The east side of Rocky Mountain National Park is primed for photography at sunrise. It’s east facing peaks high above the Colorado plains are privy to the intense alpenglow of dawns early light. With the peaks of Rocky Mountain National Park perched high above the eastern plains of Colorado, there are no physical barrier blocking the horizon or sunrise. The end result of this is beautiful and intense lighting or alpenglow occurs on the peaks at sunrise.
I first photographed Rocky Mountain National Park in 1998, the year I moved to Colorado from the east coast. I was awe struck when I photographed my first sunrise from Dream Lake.
I had seen images of Dream Lake in calendars and books but the experience of hiking to the lake before sunrise and watching the sunrise unfold and bathe Hallet and Flattop mountain in rich red and orange light had me hooked. With my trusty Nikon F4s in tow, a few rolls of Fuji Velvia and Kodachrome 25 in my bag I clicked away in awe. Ever since that sunrise at Dream Lake, I’ve spent my time hiking around Rocky Mountain National Park during ungodly hours to photograph her beautiful alpine lakes at sunrise.
It’s become a near obsession for me to photograph different lakes at sunrise in Rocky. A funny thing happened along the way however. Forgive the cheesy pun, but somewhere along the way it dawned on me that some of the best photographs at sunrise were actually looking east away from the peaks and not directly at them.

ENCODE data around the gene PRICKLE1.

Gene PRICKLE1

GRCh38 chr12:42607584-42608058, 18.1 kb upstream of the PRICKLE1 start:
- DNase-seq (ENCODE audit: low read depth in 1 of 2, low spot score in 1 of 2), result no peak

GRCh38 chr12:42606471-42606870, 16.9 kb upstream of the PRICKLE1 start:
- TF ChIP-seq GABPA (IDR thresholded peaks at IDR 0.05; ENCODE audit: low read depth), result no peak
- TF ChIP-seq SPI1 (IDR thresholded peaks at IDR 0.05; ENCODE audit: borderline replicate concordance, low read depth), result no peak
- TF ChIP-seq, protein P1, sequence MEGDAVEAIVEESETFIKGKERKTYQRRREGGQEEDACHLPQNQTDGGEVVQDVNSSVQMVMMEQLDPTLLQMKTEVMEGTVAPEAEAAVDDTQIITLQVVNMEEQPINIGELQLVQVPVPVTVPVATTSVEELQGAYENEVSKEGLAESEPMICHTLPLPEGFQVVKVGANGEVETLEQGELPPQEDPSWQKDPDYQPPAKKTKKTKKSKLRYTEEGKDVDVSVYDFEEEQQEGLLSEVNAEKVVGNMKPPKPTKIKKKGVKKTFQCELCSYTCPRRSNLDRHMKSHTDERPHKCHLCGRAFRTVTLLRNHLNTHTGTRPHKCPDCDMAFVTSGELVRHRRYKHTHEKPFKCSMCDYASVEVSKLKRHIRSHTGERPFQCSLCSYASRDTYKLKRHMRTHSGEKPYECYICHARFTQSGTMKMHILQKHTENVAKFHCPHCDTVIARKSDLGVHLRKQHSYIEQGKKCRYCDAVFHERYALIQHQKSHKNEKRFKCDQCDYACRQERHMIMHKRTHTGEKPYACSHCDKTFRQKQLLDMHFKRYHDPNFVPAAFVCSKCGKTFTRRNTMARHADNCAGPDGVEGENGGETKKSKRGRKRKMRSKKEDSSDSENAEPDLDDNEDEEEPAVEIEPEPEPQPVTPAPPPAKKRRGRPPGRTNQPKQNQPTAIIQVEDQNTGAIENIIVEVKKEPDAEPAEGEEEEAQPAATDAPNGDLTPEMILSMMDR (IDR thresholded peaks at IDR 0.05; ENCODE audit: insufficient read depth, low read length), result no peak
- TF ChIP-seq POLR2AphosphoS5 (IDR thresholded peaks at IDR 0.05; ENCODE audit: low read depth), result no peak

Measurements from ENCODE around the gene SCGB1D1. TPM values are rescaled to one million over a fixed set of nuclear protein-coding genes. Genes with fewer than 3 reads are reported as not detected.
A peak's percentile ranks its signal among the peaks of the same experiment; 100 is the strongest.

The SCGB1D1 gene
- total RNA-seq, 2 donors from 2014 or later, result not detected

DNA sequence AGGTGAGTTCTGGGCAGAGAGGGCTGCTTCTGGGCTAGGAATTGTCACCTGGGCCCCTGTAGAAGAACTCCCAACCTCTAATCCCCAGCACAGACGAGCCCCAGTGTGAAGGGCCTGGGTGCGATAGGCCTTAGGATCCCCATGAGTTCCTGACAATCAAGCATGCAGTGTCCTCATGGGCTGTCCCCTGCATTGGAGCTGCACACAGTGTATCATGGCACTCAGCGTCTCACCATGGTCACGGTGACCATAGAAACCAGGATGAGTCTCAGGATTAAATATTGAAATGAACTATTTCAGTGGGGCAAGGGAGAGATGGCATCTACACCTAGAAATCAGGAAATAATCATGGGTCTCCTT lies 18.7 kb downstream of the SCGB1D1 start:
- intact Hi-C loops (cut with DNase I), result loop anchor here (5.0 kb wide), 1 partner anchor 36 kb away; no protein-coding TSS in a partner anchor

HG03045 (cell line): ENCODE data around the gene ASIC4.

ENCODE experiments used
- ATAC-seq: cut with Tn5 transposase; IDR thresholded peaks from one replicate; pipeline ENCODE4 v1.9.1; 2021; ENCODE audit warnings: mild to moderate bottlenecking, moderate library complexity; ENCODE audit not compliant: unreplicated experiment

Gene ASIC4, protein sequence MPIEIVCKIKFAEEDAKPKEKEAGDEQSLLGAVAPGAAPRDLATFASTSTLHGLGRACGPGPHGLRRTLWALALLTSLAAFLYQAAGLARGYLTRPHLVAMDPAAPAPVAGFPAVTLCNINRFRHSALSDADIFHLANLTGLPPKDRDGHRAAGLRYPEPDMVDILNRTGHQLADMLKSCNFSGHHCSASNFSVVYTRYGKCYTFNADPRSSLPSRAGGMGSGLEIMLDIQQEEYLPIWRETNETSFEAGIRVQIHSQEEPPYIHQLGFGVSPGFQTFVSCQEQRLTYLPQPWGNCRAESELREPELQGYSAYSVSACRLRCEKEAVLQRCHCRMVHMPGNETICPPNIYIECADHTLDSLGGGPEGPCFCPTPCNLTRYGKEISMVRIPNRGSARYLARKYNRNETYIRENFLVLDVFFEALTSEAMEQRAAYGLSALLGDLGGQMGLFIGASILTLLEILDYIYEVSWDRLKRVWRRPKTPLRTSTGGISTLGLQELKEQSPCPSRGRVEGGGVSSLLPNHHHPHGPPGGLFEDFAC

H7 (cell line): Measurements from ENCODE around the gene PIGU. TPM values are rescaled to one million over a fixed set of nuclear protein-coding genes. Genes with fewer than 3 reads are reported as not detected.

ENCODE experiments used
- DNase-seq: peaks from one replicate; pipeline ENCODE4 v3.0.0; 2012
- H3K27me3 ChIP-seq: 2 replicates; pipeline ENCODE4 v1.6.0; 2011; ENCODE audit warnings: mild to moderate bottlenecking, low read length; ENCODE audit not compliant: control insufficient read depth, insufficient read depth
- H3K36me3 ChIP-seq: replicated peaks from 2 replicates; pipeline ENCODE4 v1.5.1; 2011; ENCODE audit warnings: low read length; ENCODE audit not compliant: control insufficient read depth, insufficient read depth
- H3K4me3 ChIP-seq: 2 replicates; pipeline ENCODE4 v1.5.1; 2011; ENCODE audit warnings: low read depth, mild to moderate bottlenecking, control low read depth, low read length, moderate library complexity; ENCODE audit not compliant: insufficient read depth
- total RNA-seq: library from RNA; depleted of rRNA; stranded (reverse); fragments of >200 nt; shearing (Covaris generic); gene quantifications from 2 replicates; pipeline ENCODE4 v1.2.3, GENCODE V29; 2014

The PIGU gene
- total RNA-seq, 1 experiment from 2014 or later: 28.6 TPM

Perhaps it was my migration over to digital photography which allowed the camera to capture a greater range of detail in the shadows. Possibly it’s due to the fact that some of the best cloud formations in Rocky actually setup east of the high peaks. It’s likely that it’s a desire to capture images a little bit different than those taken from the usual locations.
Regardless, photographing Rocky with an eastern facing vantage point has resulted in the creation of some of my favorite images of the park. So the next time you head out to photograph Rocky, keep your options open and don’t overlook photographing with your back to the high peaks.